First and foremost, the America’s Cup is a race; as such, speed is critical. Shipbuilders utilize composite materials because of their excellent strength-to-weight ratio—they minimize weight for better speed, but are strong enough to ensure safety and stability while traversing rough waters. Composites are also immune to harsh environmental conditions that can rust, rot, or warp other materials like wood and steel.
Traditionally a hands-on industry, toolmaking has a long history of highly skilled craftsmen. CBC quickly discovered, however, that CMS’ CNC systems can easily do the work of numerous craftsmen in a fraction of the time, and with far greater precision than handwork could ever achieve. The CAD and digital design compatibility makes it possible to produce components that would be impossible to create by hand, allowing for complete design freedom. Any shape a ship designer may require can be machined with extreme precision and perfect repeatability.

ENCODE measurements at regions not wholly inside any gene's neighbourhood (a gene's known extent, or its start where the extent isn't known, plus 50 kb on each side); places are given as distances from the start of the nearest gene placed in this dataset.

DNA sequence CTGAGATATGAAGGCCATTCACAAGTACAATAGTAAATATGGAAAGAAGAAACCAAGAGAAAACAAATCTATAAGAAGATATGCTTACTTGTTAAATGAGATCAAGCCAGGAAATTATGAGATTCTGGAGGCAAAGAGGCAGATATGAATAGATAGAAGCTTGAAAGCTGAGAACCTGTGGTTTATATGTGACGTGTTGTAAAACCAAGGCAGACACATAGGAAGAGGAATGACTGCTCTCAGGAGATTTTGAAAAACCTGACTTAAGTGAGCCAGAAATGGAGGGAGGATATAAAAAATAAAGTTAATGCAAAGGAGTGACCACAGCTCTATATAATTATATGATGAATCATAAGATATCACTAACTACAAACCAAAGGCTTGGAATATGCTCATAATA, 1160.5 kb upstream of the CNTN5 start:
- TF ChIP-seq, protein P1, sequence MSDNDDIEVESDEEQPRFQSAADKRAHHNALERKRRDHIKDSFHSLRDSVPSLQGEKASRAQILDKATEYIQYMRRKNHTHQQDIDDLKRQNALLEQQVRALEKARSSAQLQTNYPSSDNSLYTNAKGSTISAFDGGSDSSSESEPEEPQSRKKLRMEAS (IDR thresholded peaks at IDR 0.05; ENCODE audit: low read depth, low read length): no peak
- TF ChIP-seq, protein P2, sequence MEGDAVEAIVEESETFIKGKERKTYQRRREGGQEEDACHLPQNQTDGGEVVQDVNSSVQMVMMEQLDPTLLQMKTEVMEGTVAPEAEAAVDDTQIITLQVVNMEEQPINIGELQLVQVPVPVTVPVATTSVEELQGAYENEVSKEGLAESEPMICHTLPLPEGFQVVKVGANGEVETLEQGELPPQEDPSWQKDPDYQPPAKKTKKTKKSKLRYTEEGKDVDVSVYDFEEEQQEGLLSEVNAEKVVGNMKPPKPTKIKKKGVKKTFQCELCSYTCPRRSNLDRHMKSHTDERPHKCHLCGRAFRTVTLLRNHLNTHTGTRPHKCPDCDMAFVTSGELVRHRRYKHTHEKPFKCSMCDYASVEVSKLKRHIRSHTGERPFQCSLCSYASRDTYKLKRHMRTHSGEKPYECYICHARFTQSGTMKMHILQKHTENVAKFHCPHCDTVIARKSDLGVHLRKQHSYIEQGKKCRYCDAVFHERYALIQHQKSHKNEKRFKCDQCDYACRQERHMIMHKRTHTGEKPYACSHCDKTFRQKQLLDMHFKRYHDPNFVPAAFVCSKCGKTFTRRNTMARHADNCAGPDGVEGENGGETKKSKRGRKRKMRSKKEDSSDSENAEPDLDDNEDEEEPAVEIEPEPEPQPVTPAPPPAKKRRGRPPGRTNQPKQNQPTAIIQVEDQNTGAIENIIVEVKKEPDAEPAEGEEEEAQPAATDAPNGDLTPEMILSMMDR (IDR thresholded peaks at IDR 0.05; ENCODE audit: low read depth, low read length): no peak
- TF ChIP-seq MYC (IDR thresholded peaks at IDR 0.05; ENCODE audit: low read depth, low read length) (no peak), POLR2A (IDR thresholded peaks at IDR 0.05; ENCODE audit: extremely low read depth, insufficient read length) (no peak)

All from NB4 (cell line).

Because of the unique aerodynamic and hydrodynamic requirements of high speed yacht racing, creating components from any material for these vessels requires exceptional accuracy; working with composite materials makes the process more difficult still. The CBC team was more than impressed with the high precision composite machining capabilities of their CMS CNC systems, which allowed them to produce even their largest and most complex part shapes with an overall surface accuracy of 0.2mm.
The static work beds and moving, gantry-mounted, 5-axis workheads of CMS’s machining centers enable CBC to create large-scale parts with superior speed and precision. Running at over 80m/min, they significantly reduced turnaround times for cutting operations.